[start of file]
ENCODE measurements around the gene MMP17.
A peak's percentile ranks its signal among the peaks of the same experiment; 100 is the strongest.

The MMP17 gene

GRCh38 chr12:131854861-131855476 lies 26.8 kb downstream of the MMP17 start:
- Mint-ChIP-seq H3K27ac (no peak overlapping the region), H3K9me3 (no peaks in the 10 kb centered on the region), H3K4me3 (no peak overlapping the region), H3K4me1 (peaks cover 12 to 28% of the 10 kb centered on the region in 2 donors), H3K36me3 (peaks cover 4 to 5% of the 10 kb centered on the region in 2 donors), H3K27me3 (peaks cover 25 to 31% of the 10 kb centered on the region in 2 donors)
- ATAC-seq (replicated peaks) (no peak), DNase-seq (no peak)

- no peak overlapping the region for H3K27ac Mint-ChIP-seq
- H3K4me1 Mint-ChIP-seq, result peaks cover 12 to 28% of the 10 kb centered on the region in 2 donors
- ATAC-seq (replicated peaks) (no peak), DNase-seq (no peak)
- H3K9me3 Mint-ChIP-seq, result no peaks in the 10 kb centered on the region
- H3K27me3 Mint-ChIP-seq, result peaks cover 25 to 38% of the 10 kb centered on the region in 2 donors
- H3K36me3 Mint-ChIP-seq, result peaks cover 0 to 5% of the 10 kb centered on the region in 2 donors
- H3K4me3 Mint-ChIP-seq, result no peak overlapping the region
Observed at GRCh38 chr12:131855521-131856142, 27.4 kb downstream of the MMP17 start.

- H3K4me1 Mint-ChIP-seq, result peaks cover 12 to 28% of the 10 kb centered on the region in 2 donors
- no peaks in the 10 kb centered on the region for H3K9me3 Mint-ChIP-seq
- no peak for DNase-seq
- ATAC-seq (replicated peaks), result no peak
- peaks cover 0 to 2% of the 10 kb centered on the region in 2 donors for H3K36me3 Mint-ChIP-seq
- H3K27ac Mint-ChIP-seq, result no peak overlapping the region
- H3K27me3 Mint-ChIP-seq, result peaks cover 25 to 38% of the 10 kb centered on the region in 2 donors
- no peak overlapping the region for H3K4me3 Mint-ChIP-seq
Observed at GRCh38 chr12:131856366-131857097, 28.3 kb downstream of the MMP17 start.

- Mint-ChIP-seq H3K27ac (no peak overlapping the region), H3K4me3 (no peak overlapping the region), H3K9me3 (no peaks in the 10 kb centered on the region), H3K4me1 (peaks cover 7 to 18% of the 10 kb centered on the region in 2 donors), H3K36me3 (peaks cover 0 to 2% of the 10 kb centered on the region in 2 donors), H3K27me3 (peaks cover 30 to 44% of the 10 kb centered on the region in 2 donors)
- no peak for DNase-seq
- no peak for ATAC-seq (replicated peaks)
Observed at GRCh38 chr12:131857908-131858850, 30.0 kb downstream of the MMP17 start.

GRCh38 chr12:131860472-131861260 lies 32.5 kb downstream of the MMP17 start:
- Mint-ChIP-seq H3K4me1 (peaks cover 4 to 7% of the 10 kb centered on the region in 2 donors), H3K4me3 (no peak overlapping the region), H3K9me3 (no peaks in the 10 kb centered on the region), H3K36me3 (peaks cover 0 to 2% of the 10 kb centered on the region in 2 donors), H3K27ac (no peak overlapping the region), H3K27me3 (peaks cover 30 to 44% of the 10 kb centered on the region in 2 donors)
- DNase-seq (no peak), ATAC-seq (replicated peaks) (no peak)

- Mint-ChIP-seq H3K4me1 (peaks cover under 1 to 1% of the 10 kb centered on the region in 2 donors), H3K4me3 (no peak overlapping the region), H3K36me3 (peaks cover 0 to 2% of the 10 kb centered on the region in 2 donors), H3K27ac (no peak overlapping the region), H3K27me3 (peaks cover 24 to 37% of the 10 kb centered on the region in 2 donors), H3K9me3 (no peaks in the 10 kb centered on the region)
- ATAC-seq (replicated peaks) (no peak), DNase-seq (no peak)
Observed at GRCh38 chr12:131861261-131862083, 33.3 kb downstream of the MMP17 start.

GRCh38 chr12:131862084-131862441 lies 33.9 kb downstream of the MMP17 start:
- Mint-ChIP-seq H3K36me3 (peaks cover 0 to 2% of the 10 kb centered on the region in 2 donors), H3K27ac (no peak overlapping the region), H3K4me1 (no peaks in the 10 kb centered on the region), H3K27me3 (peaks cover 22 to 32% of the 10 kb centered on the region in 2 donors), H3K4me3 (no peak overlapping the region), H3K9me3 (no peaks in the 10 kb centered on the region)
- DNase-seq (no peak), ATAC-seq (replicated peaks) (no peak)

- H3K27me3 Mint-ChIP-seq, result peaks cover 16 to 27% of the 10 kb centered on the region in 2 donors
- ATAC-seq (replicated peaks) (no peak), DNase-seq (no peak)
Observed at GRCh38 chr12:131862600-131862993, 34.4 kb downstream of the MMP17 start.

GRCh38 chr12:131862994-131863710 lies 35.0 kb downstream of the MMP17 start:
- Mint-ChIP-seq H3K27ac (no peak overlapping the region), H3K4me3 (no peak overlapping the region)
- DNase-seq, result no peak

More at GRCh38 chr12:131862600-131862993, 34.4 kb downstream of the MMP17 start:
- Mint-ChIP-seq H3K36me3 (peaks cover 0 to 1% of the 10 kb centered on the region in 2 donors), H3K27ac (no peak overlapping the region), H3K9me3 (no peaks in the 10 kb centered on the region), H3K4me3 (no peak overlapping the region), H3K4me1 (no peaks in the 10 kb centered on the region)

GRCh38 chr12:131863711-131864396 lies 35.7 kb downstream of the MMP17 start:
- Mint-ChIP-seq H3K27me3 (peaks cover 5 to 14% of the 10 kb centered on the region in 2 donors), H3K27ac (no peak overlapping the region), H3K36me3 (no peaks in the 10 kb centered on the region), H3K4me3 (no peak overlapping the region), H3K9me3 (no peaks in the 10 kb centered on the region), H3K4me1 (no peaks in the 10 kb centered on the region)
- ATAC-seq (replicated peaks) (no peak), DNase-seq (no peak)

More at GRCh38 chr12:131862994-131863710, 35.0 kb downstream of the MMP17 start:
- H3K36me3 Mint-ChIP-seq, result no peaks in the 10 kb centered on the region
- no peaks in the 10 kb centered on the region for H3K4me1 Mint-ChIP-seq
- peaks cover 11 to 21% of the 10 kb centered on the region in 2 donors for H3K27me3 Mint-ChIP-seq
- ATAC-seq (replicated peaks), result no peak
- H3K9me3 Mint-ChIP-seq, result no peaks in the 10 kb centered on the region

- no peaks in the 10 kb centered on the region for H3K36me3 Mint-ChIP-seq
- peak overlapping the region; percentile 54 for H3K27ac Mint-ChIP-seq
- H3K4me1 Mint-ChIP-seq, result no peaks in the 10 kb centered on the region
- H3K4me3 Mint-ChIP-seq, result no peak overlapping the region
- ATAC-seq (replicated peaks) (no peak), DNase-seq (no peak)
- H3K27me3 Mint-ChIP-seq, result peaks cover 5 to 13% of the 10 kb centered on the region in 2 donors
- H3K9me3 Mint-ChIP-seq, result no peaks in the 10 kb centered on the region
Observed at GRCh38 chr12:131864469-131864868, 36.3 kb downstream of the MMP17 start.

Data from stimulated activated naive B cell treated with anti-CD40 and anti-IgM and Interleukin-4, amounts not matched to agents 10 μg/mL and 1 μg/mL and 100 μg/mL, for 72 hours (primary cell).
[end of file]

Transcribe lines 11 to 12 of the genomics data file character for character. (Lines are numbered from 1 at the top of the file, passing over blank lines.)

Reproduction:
- H3K27me3 Mint-ChIP-seq, result peaks cover 25 to 38% of the 10 kb centered on the region in 2 donors
- H3K36me3 Mint-ChIP-seq, result peaks cover 0 to 5% of the 10 kb centered on the region in 2 donors